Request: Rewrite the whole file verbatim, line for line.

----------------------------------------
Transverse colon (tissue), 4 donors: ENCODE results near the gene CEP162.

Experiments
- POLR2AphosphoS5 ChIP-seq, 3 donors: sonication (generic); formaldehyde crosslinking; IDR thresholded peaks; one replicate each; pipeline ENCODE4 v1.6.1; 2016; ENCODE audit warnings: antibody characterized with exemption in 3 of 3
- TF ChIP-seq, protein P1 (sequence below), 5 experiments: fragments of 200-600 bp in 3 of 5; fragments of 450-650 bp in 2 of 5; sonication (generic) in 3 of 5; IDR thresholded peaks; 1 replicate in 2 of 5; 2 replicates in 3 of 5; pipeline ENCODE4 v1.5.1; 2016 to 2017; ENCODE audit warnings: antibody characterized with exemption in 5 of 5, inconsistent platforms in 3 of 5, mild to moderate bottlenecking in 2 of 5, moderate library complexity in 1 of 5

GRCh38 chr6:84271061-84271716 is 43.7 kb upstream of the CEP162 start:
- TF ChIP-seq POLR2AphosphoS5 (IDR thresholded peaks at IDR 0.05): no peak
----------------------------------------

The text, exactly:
Transverse colon (tissue), 4 donors: ENCODE results near the gene CEP162.

Experiments
- POLR2AphosphoS5 ChIP-seq, 3 donors: sonication (generic); formaldehyde crosslinking; IDR thresholded peaks; one replicate each; pipeline ENCODE4 v1.6.1; 2016; ENCODE audit warnings: antibody characterized with exemption in 3 of 3
- TF ChIP-seq, protein P1 (sequence below), 5 experiments: fragments of 200-600 bp in 3 of 5; fragments of 450-650 bp in 2 of 5; sonication (generic) in 3 of 5; IDR thresholded peaks; 1 replicate in 2 of 5; 2 replicates in 3 of 5; pipeline ENCODE4 v1.5.1; 2016 to 2017; ENCODE audit warnings: antibody characterized with exemption in 5 of 5, inconsistent platforms in 3 of 5, mild to moderate bottlenecking in 2 of 5, moderate library complexity in 1 of 5

GRCh38 chr6:84271061-84271716 is 43.7 kb upstream of the CEP162 start:
- TF ChIP-seq POLR2AphosphoS5 (IDR thresholded peaks at IDR 0.05): no peak